Thursday, August 12, 2010

For The Win

If you have been reading this blog for some time now, or you've gone back to read my earlier posts (for which you ought be saluted), there's a good chance you found my review of Little Brother.
For those of you who haven't, here's what I thought in a nutshell: the book presented powerful, important messages, but they felt pushed, and suffocating beneath layers of syrupy junk. It was as if somebody opened a jar of (rancid!) honey and found diced boiled egg whites. Sure, they're full of protein, but... They're not so appetizing anymore. That's one book I honestly did not like. According to its licensing, though (which is one thing I appreciated) I am grateful that I have the right to edit and redistribute the book as I see fit (and I probably will sometime in the future- must stop procrastinating...).
Cover of FTW
Doctorow has definitely improved in his more recent book, For the Win (or FTW). FTW is about gold farmers*, fair labor, and economics (something I didn't expect to see combined!). In FTW, the farmers come primarily from squalid conditions, employed to scour a thousand virtual worlds in order to find virtual gold. These laborers are the youth of third world countries, and they're getting the short end of stick. Wearing themselves thin (or perhaps I should say thinner) they recieve a little money and much derision from corrupt bosses, adults who threaten the youth into shutting up and making gold. This, however, reaches a tipping point when the oppressed begin to unite, and together they form the IWWWW (International Workers of the World Wide Web), and call themselves the Webblies.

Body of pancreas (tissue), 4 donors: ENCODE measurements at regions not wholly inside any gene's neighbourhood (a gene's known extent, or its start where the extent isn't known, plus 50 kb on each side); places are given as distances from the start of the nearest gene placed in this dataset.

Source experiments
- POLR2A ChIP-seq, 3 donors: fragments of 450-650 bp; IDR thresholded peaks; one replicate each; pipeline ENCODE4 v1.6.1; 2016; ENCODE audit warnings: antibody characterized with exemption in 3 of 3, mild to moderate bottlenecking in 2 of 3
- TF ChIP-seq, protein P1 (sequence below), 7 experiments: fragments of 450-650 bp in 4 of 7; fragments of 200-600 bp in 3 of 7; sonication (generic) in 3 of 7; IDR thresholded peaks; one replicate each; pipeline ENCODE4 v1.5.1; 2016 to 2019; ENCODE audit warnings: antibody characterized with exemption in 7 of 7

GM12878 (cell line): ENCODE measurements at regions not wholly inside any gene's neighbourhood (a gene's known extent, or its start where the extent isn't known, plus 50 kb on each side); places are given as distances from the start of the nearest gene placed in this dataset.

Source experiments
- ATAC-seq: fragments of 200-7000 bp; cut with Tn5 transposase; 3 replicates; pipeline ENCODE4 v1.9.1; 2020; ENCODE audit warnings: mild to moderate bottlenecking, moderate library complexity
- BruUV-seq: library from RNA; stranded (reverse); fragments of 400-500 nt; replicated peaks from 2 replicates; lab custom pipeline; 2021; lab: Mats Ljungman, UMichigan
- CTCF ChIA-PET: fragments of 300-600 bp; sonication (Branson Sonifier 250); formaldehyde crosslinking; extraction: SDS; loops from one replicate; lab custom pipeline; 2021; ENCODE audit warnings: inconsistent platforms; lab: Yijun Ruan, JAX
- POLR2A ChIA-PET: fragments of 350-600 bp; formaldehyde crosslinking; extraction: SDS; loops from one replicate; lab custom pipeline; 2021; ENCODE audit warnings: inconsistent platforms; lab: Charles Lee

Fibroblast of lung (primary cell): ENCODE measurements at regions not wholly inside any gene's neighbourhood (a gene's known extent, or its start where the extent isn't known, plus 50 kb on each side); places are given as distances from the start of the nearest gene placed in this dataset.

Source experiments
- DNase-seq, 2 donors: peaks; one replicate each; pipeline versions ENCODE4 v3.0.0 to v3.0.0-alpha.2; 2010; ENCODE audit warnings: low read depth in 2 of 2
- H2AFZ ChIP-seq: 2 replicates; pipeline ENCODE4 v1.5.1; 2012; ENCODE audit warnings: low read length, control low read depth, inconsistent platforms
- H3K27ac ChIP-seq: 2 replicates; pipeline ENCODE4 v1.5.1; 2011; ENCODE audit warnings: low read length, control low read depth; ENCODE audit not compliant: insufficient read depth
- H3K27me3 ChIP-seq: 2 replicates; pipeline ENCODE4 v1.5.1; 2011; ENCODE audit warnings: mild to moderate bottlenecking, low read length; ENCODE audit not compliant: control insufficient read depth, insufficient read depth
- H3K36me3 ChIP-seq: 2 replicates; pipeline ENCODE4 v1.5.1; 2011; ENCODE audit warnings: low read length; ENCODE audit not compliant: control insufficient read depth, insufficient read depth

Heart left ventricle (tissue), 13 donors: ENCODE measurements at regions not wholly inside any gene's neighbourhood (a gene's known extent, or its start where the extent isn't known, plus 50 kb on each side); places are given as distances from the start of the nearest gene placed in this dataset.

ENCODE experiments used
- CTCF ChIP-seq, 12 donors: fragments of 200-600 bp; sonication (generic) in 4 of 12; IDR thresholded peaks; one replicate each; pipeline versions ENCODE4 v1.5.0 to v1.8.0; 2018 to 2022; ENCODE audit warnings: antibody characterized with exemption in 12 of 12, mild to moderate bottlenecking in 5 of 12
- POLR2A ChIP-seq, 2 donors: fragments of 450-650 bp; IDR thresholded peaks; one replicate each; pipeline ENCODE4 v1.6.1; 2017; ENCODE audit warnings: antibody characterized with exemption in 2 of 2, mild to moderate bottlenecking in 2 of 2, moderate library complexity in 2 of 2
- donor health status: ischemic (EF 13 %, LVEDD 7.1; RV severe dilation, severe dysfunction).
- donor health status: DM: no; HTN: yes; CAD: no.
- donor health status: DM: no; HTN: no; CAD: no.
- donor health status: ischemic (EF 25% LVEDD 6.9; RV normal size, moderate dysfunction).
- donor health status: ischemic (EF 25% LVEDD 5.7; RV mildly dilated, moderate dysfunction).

Doctorow himself! The above photograph of Doctorow is licensed under a Creative Commons Attribution-ShareAlike 2.0 Generic license, and is from

I really appreciated this book for several reasons. Foremost is because despite the fact much of it happens in virtual worlds, the situations, protagonists, and story feel real, as if they could erupt in a few short years. Doctorow also managed to give his characters astounding depth, which only contributed to how real the book felt. He depicted with great accuracy conflicts that the characters feel, moral dilemmas they face, and painted a vivid picture of lives. Not only do you see what the characters are seeing, not only do you feel for them, you soon become them. I found myself pulling my head from the book more than once simply to check if I was still in my bedroom.
In addition to the astounding depth Doctorow imbued his characters, he managed to bring to light in a near Dickensian fashion the plights of the opressed, ranging from factory workers in China to impovershed Indian slum dwellers.
In all, this book was a triumph. I'm marking it as a huge success.
Something important Doctorow also covered (in simple terms, I might add) is a good lesson in finance, which I really appreciated. He explained through good illustrations how certain investments operate, and demonstrates quite plainly economic principles I initially didn't entirely grasp until this book.
My only complaint is profanity. While it wasn't nearly as awful as the language of Little Brother, it still felt overused and as a result, lost impact when used (not that it was necessary in the first place).